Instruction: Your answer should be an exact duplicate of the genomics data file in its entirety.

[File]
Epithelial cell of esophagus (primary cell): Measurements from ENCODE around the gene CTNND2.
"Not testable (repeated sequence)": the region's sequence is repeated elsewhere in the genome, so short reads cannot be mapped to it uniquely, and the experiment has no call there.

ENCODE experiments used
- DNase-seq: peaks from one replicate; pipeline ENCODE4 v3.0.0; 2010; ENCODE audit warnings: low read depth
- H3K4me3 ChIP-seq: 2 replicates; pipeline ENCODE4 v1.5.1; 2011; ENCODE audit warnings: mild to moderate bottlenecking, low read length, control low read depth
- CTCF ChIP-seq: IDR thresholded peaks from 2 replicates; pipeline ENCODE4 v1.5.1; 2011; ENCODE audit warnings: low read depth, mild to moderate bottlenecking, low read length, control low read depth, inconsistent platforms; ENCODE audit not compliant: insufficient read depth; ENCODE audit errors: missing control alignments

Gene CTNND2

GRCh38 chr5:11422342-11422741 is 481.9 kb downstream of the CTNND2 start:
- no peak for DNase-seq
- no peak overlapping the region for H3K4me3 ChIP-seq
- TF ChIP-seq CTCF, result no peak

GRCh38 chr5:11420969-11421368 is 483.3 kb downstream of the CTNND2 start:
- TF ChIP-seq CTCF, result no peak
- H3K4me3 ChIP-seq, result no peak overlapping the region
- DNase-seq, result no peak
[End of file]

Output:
Epithelial cell of esophagus (primary cell): Measurements from ENCODE around the gene CTNND2.
"Not testable (repeated sequence)": the region's sequence is repeated elsewhere in the genome, so short reads cannot be mapped to it uniquely, and the experiment has no call there.

ENCODE experiments used
- DNase-seq: peaks from one replicate; pipeline ENCODE4 v3.0.0; 2010; ENCODE audit warnings: low read depth
- H3K4me3 ChIP-seq: 2 replicates; pipeline ENCODE4 v1.5.1; 2011; ENCODE audit warnings: mild to moderate bottlenecking, low read length, control low read depth
- CTCF ChIP-seq: IDR thresholded peaks from 2 replicates; pipeline ENCODE4 v1.5.1; 2011; ENCODE audit warnings: low read depth, mild to moderate bottlenecking, low read length, control low read depth, inconsistent platforms; ENCODE audit not compliant: insufficient read depth; ENCODE audit errors: missing control alignments

Gene CTNND2

GRCh38 chr5:11422342-11422741 is 481.9 kb downstream of the CTNND2 start:
- no peak for DNase-seq
- no peak overlapping the region for H3K4me3 ChIP-seq
- TF ChIP-seq CTCF, result no peak

GRCh38 chr5:11420969-11421368 is 483.3 kb downstream of the CTNND2 start:
- TF ChIP-seq CTCF, result no peak
- H3K4me3 ChIP-seq, result no peak overlapping the region
- DNase-seq, result no peak